36 Responses to Admins present Coronavirus Town Hall II

  1. ThinkingAboutFallReopening says:

    Thinking about the dorms, I hope the rule that first year undergraduate students need to live in the dorms will not be enforced this Fall. Here is an interesting article on how the virus spreads most efficiently in closed area, with recycled air, and when people spend a fair amount of time in those rooms (for example sleeping):
    https://erinbromage.wixsite.com/covid19/post/the-risks-know-them-avoid-them

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  2. AnotherClassified says:

    I’m not seeing the 350+ questions and the FAQs responses on the UO Covid19 site we all submitted for the latest TH. Gue$$ they had to “moderate” all that. They’re good at that.

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  3. ThisMustBeAnon says:

    The Administration put together a big effort to bring the students back in Fall. They did a good job. Now, to gain credibility with the UofO employees they should make a few more steps: first, offer to cut their own salary down to a top full professor salary until the emergency is in place. Second, freeze expensive renovations of research labs until the emergency is over. Third, freeze the hiring of new faculty in the Knight Campus, again until the emergency is over. Am I missing something?

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  4. solidcitizen says:

    Mr. Matters,

    I am kind of surprised that you are reassured that our plan to enforce social distancing is to hope everyone acts with grace, wears a mask, and acts like a Duck. Our plan for dealing with sickness on campus is to hope it doesn’t happen and to ensure that the one student who might get sick will still be able to virtually attend class.

    What happened to you, man?

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    • uomatters says:

      It was right in the middle of the Town Hall. I hadn’t heard people say “grace” that many times since I was a kid and the only thing on TV on Sundays was Pat Robertson’s 700 Club revivals.
      .
      All of a sudden I heard the Reverend speaking to me again, personally, with the good news that “Jesus is my Personal Lord and Savior”. I’m a changed man, I’ll swear to it on the Bible. I’m also quitting the union and giving all the dues money to President Trump’s re-election campaign.

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      • Fishwrapper says:

        How quickly they forget: sarcasm doesn’t work in text, man…

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        • uomatters says:

          I’m also giving up sarcasm, because it’s not in the New Testament. I’m not so sure about the Talmud. Can anyone help me out on this?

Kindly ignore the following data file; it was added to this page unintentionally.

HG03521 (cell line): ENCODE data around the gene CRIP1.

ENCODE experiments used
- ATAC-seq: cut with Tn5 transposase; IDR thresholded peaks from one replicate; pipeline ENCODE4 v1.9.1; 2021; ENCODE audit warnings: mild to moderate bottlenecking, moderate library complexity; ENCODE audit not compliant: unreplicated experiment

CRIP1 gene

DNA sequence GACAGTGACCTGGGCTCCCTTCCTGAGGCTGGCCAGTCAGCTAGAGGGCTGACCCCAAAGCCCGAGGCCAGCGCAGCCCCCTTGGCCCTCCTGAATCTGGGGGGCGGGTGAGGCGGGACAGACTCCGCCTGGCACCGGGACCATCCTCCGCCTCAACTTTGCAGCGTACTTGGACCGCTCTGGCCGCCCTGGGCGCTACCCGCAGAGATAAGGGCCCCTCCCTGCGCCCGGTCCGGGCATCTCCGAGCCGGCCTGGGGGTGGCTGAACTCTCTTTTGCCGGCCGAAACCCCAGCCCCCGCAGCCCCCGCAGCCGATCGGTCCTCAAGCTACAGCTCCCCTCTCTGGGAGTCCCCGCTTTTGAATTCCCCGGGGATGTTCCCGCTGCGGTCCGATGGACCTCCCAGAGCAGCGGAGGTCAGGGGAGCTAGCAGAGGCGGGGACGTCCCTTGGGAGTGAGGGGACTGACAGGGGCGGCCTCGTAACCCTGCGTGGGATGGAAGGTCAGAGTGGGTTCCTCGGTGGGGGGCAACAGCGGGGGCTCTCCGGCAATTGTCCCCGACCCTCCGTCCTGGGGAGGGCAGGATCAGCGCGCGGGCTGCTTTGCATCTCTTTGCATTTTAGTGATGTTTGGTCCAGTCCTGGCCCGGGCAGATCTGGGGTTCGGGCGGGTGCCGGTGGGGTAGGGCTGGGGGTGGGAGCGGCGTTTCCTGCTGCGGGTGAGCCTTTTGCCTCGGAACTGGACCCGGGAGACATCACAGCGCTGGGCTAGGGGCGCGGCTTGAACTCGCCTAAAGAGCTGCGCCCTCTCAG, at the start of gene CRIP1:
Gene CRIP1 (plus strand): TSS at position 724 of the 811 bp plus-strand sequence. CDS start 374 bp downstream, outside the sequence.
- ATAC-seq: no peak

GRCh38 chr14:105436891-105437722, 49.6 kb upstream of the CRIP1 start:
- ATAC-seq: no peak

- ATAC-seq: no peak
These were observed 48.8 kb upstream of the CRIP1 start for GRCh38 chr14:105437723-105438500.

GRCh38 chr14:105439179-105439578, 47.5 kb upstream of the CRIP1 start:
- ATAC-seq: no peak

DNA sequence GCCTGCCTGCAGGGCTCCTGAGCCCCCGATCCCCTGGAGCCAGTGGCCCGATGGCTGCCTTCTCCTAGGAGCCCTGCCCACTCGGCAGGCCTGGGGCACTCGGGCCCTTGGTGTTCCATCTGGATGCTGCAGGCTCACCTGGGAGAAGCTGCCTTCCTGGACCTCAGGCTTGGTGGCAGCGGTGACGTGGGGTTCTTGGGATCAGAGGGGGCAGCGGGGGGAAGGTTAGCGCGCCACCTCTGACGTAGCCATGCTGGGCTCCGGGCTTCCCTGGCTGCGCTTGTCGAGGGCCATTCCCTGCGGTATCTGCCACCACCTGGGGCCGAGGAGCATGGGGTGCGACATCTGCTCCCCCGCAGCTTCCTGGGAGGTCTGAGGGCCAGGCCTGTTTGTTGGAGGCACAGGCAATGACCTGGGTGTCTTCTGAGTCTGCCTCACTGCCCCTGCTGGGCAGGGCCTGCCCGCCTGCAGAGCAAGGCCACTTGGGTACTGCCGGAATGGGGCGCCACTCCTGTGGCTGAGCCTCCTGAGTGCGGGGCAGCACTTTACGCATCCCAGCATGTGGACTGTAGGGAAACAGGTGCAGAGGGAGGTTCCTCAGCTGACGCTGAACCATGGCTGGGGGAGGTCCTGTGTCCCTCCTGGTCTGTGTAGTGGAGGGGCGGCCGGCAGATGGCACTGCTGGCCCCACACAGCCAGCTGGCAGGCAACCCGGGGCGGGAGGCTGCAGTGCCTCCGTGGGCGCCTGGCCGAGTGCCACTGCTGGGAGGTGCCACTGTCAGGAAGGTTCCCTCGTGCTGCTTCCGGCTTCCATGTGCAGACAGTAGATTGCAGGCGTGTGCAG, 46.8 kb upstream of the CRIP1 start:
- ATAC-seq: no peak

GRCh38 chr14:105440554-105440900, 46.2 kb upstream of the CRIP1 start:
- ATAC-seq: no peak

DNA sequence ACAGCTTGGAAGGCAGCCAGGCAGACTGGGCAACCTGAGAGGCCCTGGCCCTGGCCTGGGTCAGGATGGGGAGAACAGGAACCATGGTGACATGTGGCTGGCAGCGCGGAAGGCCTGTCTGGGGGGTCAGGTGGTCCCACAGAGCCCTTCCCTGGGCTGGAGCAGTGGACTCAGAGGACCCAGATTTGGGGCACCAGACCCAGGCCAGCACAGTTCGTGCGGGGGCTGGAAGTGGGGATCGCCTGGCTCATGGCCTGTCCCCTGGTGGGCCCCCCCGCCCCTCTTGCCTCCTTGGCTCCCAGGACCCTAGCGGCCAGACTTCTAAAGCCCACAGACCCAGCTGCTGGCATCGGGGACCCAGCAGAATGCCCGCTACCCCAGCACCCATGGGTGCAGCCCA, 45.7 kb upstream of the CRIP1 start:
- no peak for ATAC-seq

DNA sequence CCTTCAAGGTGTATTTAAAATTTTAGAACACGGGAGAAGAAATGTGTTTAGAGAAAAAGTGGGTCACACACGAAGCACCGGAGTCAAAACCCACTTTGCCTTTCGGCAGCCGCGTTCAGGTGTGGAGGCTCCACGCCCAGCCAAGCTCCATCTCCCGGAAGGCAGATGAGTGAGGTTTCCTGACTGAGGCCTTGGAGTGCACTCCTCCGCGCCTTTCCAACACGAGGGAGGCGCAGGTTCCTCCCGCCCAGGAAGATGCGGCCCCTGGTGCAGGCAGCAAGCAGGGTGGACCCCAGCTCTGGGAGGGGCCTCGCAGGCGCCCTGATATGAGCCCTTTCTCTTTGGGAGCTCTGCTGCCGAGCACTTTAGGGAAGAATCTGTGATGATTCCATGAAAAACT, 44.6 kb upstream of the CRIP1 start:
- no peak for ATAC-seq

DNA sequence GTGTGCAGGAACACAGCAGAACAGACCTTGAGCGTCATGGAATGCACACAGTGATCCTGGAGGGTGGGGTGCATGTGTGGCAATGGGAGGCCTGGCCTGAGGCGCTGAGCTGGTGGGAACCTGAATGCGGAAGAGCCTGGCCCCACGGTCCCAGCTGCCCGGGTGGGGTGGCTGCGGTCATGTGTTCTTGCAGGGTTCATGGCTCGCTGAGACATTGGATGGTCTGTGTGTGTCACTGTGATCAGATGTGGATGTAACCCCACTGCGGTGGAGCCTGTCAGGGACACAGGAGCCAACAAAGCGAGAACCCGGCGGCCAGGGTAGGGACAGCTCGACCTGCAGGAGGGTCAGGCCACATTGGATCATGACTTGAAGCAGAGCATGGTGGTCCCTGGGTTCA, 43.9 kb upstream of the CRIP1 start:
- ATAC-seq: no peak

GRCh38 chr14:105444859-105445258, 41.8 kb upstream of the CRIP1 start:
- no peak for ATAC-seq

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          • Fishwrapper says:

            No, don’t give up – sarcasm will always be there by your side. I’m not a biblical scholar, but back in the day, I was known to sit with the good book for long stretches of time. I have always had a pretty good eye for snark, and there are enough bits and bobs here and there from different disciples to suggest that Jesus was at times one to use sarcastic wit, especially when addressing at the pharisees. Like when Matthew reports Jesus as asking,

            “Why do you see the speck in your neighbor’s eye but don’t notice the log that is in yours?” (Matt 7:3)

            Paul, too, seems to find the savior’s edge in his reporting at times, like:

            Already you have all you want! Already you have become rich! You have begun to reign—and that without us! How I wish that you really had begun to reign so that we also might reign with you! (1 Cor 4:8-9)

            John, whose prose was stylistically different than Matthew’s and Paul’s tells us that:

            The Jews picked up stones again to stone Him. Jesus answered them, “I showed you many good works from the Father; for which of them are you stoning Me? (John 10:31–32)

            Maybe that’s why I put so much faith in sarcasm…? (Oh, and I’ve long been informed by a Jewish friend that puns, satire, and sarcasm abound in the Talmud – at least, abound in the way his Rabbi explains things. But that’s secondhand knowledge.)

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            • uomatters says:

              As it is written: Ask, and you shall receive. Grace to you, and Go Ducks!

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              • Anonymous says:

                Sorry to chime in so late. I’ve been busy. Yes, the Talmud has jokes, sarcasm, satire, and dirty stories. It just doesn’t have anyone named Grace and don’t call me Shirley.

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  5. Observer says:

    This was such a disappointment. The large Zoom Heads’ meeting last week gave real examples of what kind of strategies they were looking at, how Covid-19 cases among the student body might be handled, how the stages might be determined, how they were looking for 14 days without a Lane County hospitalization as one benchmark, and so on. That was reassuring about the level of detail they were looking at, the strategies they were considering, and the hurdles still to be faced. This had about one-tenth the solid information and was basically just a lot of guff about how fabulous the UO is and how courageous our students are and all that. “We’ve survived two World Wars, we’ve survived a Depression…” What else were we going to do, just lie down and say “Send students elsewhere, we’re helpless!” We don’t need PR platitudes and bucking up, we need some idea of the concrete actions and strategies they’re considering. This wasn’t an informational session, it was an hour-long exercise in bland PR-speak. They acknowledged that people had sent in over 350 questions, which shows how much everyone wants to know. So their response was not to answer any of them.

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    • AnotherClassified says:

      Roger that. 350 will become FAQs. Right…. Needs to fit their narrative. Our safety vs $ — that’s the narrative. Which one do you think they will choose? With today’s TH the machine is churning splendidly it appears.